Archeologists in Gaza believe an ancient burial ground uncovered Friday due to massive rainfall, which hit Israel as well as the strip, was about 2,000-year-old, dating back to the Roman era, when the territory was part of the far-flung Roman Empire. But they say further tests are needed to determine the exact age.
Abdelkarim al-Kafarna, the Palestinian in whose home the burial ground was found, said he found a tomb consisting of nine burial holes with bones and some clay pots.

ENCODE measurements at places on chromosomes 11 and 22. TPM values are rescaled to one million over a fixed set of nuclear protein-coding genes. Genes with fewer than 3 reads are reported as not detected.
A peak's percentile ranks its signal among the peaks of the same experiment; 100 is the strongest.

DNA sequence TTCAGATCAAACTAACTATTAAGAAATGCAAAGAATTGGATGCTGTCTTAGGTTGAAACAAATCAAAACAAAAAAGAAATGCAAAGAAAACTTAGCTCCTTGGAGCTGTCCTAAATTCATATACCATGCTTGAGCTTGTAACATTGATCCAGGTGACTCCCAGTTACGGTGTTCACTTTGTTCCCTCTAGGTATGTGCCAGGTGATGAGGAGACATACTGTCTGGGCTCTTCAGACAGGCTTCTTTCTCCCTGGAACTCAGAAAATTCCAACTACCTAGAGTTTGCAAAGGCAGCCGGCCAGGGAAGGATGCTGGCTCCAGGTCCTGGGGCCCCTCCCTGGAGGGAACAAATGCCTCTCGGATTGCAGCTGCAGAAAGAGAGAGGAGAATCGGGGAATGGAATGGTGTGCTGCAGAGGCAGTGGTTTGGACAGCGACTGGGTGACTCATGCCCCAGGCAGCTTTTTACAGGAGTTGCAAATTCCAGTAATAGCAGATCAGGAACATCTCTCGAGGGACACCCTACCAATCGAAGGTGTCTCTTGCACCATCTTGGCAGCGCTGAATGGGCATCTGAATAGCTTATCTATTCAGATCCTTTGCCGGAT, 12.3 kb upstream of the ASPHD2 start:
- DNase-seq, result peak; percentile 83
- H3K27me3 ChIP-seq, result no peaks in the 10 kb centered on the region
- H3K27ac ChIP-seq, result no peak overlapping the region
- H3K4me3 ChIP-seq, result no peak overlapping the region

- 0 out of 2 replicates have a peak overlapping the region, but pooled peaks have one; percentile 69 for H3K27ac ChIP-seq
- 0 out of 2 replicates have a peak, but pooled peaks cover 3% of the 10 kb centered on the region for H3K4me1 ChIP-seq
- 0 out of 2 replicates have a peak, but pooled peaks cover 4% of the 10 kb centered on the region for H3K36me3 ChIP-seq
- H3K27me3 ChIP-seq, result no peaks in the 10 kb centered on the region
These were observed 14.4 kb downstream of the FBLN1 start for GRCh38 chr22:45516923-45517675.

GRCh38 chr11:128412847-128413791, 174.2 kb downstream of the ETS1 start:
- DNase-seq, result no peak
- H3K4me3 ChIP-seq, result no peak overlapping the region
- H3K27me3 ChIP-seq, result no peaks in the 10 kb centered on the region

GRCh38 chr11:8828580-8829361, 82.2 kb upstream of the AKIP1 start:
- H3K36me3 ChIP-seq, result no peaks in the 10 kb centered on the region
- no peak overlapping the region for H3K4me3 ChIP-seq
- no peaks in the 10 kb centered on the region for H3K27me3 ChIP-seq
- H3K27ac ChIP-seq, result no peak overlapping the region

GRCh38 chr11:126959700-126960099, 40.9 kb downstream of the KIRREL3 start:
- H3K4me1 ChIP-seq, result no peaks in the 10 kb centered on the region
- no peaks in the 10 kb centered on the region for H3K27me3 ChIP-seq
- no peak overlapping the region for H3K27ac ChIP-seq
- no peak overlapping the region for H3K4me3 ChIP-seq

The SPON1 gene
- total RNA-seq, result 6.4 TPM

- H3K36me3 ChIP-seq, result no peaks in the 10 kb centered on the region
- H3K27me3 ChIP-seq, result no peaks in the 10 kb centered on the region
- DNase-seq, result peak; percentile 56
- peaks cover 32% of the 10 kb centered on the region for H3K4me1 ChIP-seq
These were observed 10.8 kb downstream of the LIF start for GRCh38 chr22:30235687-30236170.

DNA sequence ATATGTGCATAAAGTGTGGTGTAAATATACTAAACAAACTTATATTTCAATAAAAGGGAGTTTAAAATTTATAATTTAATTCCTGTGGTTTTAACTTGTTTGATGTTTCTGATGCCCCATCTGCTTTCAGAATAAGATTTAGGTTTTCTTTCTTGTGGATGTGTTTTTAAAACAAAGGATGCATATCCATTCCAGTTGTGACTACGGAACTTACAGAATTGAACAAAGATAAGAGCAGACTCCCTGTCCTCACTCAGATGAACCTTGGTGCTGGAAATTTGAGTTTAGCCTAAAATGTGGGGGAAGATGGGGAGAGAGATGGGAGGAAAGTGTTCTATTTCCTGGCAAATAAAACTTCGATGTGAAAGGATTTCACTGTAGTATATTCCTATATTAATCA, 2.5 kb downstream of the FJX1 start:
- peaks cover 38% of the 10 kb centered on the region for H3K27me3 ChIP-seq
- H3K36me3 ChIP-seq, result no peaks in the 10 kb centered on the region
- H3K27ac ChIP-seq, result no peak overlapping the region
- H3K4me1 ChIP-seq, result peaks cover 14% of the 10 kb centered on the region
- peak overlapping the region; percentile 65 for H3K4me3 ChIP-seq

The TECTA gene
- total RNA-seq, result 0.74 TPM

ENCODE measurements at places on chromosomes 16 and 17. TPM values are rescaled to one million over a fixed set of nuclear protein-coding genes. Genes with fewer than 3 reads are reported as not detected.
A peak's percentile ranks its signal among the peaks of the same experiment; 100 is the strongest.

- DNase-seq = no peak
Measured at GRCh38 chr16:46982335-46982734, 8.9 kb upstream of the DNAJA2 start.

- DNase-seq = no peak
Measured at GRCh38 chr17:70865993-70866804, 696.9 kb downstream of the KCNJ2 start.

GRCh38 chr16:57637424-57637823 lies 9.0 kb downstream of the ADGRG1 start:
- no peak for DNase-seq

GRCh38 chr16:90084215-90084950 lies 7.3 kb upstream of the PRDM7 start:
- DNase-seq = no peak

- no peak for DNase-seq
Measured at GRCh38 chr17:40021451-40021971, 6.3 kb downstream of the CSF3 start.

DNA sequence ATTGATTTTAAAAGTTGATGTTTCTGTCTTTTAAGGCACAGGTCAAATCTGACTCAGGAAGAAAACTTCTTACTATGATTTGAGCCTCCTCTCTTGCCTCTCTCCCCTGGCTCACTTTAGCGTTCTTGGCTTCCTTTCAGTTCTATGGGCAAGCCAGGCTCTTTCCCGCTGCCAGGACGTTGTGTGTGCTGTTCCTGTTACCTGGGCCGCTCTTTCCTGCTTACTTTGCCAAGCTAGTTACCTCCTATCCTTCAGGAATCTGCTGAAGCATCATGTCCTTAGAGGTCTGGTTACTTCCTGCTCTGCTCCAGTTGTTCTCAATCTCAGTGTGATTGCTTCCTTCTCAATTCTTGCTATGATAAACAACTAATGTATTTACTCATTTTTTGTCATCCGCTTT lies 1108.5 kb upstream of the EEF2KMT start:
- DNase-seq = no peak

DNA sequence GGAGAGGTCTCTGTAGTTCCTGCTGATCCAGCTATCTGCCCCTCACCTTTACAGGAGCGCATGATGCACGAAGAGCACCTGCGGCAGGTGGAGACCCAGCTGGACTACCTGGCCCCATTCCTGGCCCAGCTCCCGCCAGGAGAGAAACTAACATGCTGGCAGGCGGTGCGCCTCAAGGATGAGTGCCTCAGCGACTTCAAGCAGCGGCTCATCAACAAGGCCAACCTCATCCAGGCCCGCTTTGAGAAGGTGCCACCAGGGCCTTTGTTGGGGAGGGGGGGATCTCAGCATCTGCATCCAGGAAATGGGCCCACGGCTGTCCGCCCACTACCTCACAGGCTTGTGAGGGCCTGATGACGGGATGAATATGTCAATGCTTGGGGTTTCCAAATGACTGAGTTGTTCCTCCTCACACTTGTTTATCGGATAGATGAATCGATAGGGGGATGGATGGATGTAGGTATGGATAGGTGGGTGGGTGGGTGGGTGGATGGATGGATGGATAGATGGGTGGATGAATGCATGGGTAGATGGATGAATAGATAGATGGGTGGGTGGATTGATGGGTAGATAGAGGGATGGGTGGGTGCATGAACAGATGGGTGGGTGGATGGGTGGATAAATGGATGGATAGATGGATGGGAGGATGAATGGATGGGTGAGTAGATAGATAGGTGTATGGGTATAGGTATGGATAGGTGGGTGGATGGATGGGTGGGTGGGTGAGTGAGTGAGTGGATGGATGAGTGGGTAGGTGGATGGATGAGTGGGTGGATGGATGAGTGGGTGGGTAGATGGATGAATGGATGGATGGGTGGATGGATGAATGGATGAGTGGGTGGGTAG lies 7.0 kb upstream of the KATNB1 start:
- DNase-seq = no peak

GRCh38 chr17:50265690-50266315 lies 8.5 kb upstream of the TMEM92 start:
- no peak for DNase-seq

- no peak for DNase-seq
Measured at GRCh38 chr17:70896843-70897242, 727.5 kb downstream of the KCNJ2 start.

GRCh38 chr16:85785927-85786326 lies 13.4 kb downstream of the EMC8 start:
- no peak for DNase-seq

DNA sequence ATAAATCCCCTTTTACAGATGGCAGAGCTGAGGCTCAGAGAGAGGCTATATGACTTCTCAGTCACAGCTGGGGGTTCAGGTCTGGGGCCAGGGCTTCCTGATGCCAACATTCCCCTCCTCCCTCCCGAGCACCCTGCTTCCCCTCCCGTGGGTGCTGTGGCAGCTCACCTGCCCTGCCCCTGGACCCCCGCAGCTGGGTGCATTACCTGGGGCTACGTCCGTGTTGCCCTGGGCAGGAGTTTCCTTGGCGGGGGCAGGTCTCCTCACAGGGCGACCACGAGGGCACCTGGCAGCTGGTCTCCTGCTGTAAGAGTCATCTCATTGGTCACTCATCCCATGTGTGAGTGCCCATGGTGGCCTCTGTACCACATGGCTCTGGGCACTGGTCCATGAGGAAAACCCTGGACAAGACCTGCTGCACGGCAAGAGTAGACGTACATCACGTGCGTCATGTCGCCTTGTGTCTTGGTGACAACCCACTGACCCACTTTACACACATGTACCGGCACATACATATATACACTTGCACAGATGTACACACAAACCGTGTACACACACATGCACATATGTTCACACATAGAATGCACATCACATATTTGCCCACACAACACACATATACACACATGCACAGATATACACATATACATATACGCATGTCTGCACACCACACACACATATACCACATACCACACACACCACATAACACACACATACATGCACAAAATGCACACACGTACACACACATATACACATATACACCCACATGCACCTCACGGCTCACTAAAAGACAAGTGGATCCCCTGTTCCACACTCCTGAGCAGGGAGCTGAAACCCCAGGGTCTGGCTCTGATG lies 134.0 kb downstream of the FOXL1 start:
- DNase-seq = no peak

Al-Kafarna said he found it by accident after heavy rains this week unearthed parts of the underground chamber.
The Gaza Strip has been occupied for thousands of years by military forces seeking to cross from the northern part of the Middle East to its southern portions. The strip also connects the Sinai Peninsula and Egypt with modern day Israel, through which Syria and Mesopotamia can be reached.
It is precisely for this reason that several important military conflicts were waged in Gaza throughout history, and it has changed hands on numerous occasions.